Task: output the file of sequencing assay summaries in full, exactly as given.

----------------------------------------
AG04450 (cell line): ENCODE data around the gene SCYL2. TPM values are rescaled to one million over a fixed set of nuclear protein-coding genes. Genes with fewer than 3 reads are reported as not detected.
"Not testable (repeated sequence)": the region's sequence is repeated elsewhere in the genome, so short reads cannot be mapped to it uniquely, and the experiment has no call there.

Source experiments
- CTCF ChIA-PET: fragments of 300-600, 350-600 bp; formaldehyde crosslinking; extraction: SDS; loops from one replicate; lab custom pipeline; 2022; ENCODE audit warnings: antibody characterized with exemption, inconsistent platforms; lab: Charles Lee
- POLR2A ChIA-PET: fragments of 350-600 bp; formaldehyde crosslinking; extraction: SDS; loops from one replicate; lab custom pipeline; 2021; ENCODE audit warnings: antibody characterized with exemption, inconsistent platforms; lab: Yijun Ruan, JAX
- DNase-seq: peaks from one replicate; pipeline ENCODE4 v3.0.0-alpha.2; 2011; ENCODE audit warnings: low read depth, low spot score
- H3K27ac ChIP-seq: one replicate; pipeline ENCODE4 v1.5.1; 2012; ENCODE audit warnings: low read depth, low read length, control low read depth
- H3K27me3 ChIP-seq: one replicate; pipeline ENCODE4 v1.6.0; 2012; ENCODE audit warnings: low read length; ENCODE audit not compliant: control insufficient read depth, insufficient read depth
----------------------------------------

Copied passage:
AG04450 (cell line): ENCODE data around the gene SCYL2. TPM values are rescaled to one million over a fixed set of nuclear protein-coding genes. Genes with fewer than 3 reads are reported as not detected.
"Not testable (repeated sequence)": the region's sequence is repeated elsewhere in the genome, so short reads cannot be mapped to it uniquely, and the experiment has no call there.

Source experiments
- CTCF ChIA-PET: fragments of 300-600, 350-600 bp; formaldehyde crosslinking; extraction: SDS; loops from one replicate; lab custom pipeline; 2022; ENCODE audit warnings: antibody characterized with exemption, inconsistent platforms; lab: Charles Lee
- POLR2A ChIA-PET: fragments of 350-600 bp; formaldehyde crosslinking; extraction: SDS; loops from one replicate; lab custom pipeline; 2021; ENCODE audit warnings: antibody characterized with exemption, inconsistent platforms; lab: Yijun Ruan, JAX
- DNase-seq: peaks from one replicate; pipeline ENCODE4 v3.0.0-alpha.2; 2011; ENCODE audit warnings: low read depth, low spot score
- H3K27ac ChIP-seq: one replicate; pipeline ENCODE4 v1.5.1; 2012; ENCODE audit warnings: low read depth, low read length, control low read depth
- H3K27me3 ChIP-seq: one replicate; pipeline ENCODE4 v1.6.0; 2012; ENCODE audit warnings: low read length; ENCODE audit not compliant: control insufficient read depth, insufficient read depth